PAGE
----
Example #1: At the July 15 meeting of the Regents, some Chancellors stated that they could not provide an adequate number of Teaching Assistants for their classes because of the state budget shortfall. Here are some relevant numbers for all of UC.
o Total Expenditure for Teaching Assistants (2007-08) SSS. $ 239,031,193 (1)
o Total Revenue from students' Educational Fees (2008-09) S $1,391,234,000 (2)
Surely, the first priority for use of those student fee revenues must be to pay for the most urgent needs of providing the education that those students are paying for.
Example #2: At that same Regents' meeting,
"UC Berkeley Chancellor Robert Birgeneau said it will take students an extra half year to graduate, the result of courses being eliminated." (3)
Surely, the first priority for use of those student fee revenues must be to pay for the most urgent needs of providing the education that those students are paying for.
Therefore, we ask that Chancellor Birgeneau correct these mistakes at Berkeley and advise the Chancellors on the other UC campuses to do the same.
(1) Source: "Report to Regents on Student Financial Support 2007-08", Attachment A-1 page 3
Note: The Governor's Budget for 2007-08 shows only $104,507,000 for Teaching Assistants.
(2) Source: "2009-10 Budget for Current Operations - Budget Detail", page 174
(3) Source: San Francisco Chronicle July 16, 2009, page D1
13. Some will know Bob Samuels's hard-hitting work, but if you don't, have a look at it
Like most efforts in this area, where our masters work hard to hide and obfuscate the true figures, I'm told (not by admin apologists) that some of Samuels's claims are disputable. But the main arguments are strong.
14. Last, irresistibly, Kevin Padian's "
"We hear constantly how wonderful our top UC executives are, and why they have to be paid top dollar to be retained. Why, even today we heard how the UC brass lobbied successfully to kill legislation that would have limited their overpayment:
'California lawmakers killed a bill Thursday that would have kept public universities from raising executives' pay in hard economic times - even though it would have meant "significant savings" of several million dollars, according to a state analysis.'
"So, they can't work a deal to get enough money to prevent our staff and younger professors from suffering severe salary cuts. But they can protect their corporate butts. They must be awfully good. This is the argument maintained by Mark Laret, UCSF's CEO, in a recent letter to the Chronicle.
"A response to Mr. Laret's article countered as follows:
'Understandably, Mr. Laret, the CEO of UCSF, defends high salaries (such as his) in his field. His evidence is that "top" UC medical executives are leaving all the time. But with all due respect, he still hasn't given us any external support for his assessment. Is pay the only thing that matters to biomedical CEOs? Many of these execs may be leaving because they're disenchanted with UC's business model. A lot of people prefer living in California to St. Louis, Minneapolis, or Kentucky - especially when they have high salaries -- but in fact no evidence is presented for the personal reasons why these people left. And we still have no external evidence that UC executives are better than any others. We do have this evidence, however, for our faculty and academic programs. Generally, people stay at institutions if their creativity is fostered, their jobs are rewarding, and they're accomplishing things. That's true for faculty as well as career executives.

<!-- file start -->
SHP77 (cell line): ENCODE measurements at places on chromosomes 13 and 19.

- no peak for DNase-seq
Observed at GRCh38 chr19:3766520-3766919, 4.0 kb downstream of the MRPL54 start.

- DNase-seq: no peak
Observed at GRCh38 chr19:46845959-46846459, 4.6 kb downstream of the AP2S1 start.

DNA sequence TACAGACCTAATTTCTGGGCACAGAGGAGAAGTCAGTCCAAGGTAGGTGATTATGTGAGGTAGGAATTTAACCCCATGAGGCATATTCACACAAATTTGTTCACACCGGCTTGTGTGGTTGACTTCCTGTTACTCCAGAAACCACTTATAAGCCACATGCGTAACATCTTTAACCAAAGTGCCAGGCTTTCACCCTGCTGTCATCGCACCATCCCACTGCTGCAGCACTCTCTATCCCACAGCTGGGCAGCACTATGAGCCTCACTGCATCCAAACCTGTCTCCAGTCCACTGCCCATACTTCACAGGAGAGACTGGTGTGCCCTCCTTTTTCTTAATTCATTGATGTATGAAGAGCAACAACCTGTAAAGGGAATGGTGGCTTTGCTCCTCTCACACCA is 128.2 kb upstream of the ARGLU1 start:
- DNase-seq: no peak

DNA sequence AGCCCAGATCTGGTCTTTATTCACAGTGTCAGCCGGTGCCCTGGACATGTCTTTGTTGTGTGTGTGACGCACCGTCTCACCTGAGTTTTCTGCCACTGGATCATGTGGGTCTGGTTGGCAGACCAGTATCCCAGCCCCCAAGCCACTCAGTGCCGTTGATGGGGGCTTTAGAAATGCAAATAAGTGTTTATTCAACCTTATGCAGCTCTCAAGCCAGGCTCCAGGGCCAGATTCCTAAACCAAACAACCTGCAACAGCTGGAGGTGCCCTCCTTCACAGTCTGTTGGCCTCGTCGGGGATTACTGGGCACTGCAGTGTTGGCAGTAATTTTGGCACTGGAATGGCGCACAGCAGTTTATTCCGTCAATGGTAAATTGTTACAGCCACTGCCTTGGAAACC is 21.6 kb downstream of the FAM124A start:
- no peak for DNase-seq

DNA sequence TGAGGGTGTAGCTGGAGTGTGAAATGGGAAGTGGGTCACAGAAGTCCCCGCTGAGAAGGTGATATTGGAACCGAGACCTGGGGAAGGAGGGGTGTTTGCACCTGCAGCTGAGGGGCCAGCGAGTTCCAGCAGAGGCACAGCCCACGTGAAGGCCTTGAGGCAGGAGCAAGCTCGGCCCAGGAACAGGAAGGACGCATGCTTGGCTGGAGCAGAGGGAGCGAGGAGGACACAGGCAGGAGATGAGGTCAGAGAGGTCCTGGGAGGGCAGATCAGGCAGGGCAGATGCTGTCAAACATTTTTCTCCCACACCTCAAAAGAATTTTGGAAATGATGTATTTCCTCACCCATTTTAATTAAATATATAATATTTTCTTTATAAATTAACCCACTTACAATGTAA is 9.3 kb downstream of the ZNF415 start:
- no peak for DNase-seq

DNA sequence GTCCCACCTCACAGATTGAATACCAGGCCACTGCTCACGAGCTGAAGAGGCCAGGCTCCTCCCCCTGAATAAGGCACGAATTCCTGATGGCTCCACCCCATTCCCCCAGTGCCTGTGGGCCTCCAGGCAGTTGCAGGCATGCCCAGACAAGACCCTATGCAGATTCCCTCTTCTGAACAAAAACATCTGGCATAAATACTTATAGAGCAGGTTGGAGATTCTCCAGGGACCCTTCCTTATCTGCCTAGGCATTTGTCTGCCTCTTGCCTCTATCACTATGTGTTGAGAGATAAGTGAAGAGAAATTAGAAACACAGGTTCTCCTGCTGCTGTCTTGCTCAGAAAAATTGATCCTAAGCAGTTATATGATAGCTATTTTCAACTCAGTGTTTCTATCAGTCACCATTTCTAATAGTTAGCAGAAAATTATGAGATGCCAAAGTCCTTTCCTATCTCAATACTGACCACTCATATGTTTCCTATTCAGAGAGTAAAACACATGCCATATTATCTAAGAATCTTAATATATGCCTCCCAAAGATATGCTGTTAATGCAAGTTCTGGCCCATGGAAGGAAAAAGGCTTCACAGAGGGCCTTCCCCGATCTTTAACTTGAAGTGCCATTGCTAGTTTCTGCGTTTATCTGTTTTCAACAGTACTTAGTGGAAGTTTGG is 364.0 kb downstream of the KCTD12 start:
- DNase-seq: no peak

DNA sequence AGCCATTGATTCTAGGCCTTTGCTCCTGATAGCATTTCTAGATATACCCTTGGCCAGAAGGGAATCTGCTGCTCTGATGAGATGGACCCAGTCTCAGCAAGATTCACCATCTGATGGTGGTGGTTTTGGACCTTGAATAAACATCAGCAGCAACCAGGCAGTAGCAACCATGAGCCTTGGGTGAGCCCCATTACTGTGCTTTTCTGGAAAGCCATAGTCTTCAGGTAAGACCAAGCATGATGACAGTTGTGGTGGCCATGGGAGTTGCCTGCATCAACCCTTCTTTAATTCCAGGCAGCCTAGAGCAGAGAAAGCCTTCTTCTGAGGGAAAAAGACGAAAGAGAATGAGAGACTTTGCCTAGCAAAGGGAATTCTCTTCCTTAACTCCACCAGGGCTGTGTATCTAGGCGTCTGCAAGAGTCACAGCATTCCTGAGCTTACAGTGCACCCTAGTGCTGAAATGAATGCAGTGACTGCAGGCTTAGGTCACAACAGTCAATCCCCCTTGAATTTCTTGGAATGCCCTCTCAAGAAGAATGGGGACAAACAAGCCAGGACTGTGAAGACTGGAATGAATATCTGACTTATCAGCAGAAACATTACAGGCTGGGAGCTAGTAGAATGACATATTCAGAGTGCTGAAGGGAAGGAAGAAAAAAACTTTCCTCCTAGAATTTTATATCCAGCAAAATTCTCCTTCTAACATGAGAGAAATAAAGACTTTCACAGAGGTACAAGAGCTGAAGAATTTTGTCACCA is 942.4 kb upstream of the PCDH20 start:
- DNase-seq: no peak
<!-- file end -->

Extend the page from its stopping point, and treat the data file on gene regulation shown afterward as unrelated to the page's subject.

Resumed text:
'By the way, Mr. Laret is a good example. He's the longest-tenured CEO in the UC system. According to Forbes, he's also a director of Varian Medical Systems, where he earns $300,000 to $435,000 per year on top of his UC salary - which UC faculty are not allowed to do, by the way. (Only an extra 20% of faculty income can be earned from outside sources.)
'If UC health science executives are so good at their jobs, why was UC support cut so much in the present budget, when UC faculty bring in $3.8 research and development for every $1 spent by the state? And why did UC have to lend the state $200 million (and where did that money come from?) so that they could continue work on the biomedical facilities that UC execs are supposed to be successfully convincing the state to support?'
"Does it seem to anyone to be a conflict of interest for Mr. Laret to be the CEO of UCSF while he simultaneously holds a directorship on a board of an HMO? But this is just the start.
"In fact, there is objective evidence from outside that not only are UC executives not the best, they are manifestly incompetent. And who says so? Why, the nonprofit Western Association of Schools and Colleges, the main accrediting agency for colleges and universities in California, Hawaii and U.S. territories in the Pacific Ocean and in East Asia. Just 18 months ago. Read all about it.
View the WASC report. "Can you imagine what the response would be if an academic unit at one of the campuses got that kind of review?
"The response of UCOP was to enact a sham "shakeup" that slightly reduced the size of their administration. But most of these top executives were re-hired at other campuses immediately, with big bonuses and transfer costs, thanks to pressure from UCOP.
"Why is there any reason to treat the claims of the administration as anything other than what they are: an unsupported sham? They are the only component of the UC system not subject to ANY external review or ANY objective measure of quality. For years they have not merited the supervision of the university. They are not even pretending to maintain the quality of the University. They have lost the confidence of every quarter of the state. They now merit only contempt.
"So what are you going to do about it?"
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A very mixed bag, all this -- but much of it can, I hope, be put to use. In solidarity -- Tim